On-Surface Synthesis of Coronoids

On-Surface Synthesis of Coronoids

Author: ChemistryViews.org

Coronoids are circular polycyclic aromatic hydrocarbons with a central cavity. Kekulene (pictured on the right), a ring formed from benzene rings, is a simple example of this type of compound. Larger coronoids with more than one layer of benzene rings can also be considered to be porous nanographenes. These coronoids can be difficult to characterize due to their low solubility. On-surface synthesis can be used for the preparation of coronoids and, at the same time, allow their characterization using methods such as scanning tunneling microscopy (STM) or atomic force microscopy (AFM).

Marco Di Giovannantonio, Carlo A. Pignedoli, Swiss Federal Laboratories for Materials Science and Technology (Empa), Dübendorf, Klaus Müllen, Max Planck Institute for Polymer Research, Mainz, and University of Mainz, both Germany, Akimitsu Narita, Max Planck Institute for Polymer Research and Okinawa Institute of Science and Technology Graduate University, Japan, and colleagues have used an on-surface synthesis approach to synthesize C168 and C140 coronoids, which the team calls [6]coronoid (pictured) and [5]coronoid, respectively. The researchers used 5,9-dibromo-14-phenylbenzo[m]tetraphene as a precursor. It was heated on an Au(111) surface to first perform a dehalogenative aryl–aryl coupling (at 200 °C) and then a cyclodehydrogenation (at 380 °C) to give the desired coronoids.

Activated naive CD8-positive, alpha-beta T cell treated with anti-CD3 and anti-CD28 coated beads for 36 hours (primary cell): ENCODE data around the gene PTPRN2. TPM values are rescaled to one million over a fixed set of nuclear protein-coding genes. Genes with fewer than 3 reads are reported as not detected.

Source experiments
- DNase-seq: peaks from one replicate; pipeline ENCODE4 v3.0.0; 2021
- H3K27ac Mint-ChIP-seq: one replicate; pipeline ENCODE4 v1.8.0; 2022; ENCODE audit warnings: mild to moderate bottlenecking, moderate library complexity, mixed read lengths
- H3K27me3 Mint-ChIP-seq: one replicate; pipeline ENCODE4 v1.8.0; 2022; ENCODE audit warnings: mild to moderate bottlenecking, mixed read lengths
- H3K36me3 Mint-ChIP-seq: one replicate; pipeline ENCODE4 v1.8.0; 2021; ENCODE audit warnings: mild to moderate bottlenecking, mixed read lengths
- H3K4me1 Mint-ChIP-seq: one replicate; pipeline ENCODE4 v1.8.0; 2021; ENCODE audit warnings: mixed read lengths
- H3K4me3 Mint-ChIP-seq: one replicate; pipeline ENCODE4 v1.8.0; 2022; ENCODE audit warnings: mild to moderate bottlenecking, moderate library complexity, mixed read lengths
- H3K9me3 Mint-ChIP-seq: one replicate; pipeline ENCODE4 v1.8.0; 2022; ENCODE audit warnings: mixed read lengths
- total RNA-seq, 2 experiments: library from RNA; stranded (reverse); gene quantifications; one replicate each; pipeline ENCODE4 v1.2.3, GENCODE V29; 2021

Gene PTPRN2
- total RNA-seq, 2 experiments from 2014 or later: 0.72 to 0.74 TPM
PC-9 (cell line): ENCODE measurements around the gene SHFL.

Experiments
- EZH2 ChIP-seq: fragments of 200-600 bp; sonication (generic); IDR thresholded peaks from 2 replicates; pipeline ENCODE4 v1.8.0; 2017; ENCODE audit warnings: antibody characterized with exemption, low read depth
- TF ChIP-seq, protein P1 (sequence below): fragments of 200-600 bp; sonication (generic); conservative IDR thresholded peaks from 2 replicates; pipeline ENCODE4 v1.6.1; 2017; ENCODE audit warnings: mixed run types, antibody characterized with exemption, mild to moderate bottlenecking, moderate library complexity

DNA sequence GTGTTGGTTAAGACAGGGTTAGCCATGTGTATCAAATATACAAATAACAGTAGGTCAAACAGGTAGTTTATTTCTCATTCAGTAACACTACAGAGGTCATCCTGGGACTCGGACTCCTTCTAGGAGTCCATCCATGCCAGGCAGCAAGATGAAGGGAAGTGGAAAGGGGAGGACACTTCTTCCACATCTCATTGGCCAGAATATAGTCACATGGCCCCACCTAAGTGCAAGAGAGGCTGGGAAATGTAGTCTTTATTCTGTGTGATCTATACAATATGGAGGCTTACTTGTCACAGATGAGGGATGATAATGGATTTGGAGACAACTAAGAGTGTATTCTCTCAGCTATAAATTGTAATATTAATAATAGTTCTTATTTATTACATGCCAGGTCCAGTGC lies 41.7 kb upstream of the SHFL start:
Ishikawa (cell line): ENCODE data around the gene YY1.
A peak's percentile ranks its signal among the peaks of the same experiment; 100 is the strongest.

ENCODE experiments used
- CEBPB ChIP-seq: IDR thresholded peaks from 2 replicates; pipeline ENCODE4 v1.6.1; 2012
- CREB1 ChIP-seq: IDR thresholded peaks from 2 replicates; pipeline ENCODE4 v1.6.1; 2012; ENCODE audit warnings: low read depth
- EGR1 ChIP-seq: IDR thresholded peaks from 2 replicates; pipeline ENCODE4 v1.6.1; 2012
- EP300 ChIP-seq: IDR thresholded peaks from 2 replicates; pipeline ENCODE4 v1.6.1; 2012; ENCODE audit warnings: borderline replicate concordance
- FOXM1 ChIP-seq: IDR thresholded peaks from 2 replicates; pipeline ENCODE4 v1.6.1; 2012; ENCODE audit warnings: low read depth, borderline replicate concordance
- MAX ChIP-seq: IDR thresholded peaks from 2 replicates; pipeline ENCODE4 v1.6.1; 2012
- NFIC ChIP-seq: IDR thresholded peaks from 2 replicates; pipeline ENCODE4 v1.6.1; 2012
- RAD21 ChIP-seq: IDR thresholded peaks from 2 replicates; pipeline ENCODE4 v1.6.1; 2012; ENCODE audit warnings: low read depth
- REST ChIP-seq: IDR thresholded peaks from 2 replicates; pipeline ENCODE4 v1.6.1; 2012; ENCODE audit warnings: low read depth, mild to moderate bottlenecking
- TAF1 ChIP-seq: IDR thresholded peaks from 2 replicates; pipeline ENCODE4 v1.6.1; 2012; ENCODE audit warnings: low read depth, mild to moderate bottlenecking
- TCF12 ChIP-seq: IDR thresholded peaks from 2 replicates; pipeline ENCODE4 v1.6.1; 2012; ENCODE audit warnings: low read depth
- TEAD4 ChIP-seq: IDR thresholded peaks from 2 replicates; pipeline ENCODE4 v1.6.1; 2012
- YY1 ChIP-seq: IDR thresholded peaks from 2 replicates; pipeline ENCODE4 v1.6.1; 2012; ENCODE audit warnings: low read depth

Under highly diluted conditions, the team obtained yields of 30 % and 6 % for [5]- and [6]coronoid, respectively. Various chainlike structures and some macrocycles were formed as side products. The structures of [6]coronoid and [5]coronoid were investigated using AFM. The team found that [6]coronoid is planar on the gold surface and the size of its inner cavity is 1.4 nm. [5]Coronoid is nonplanar, with two of its inner edges appearing to be raised in STM and AFM images. The size of its pore is 1.1 nm. According to the researchers, the coronoids might be useful building blocks for larger nanoporous graphenes.



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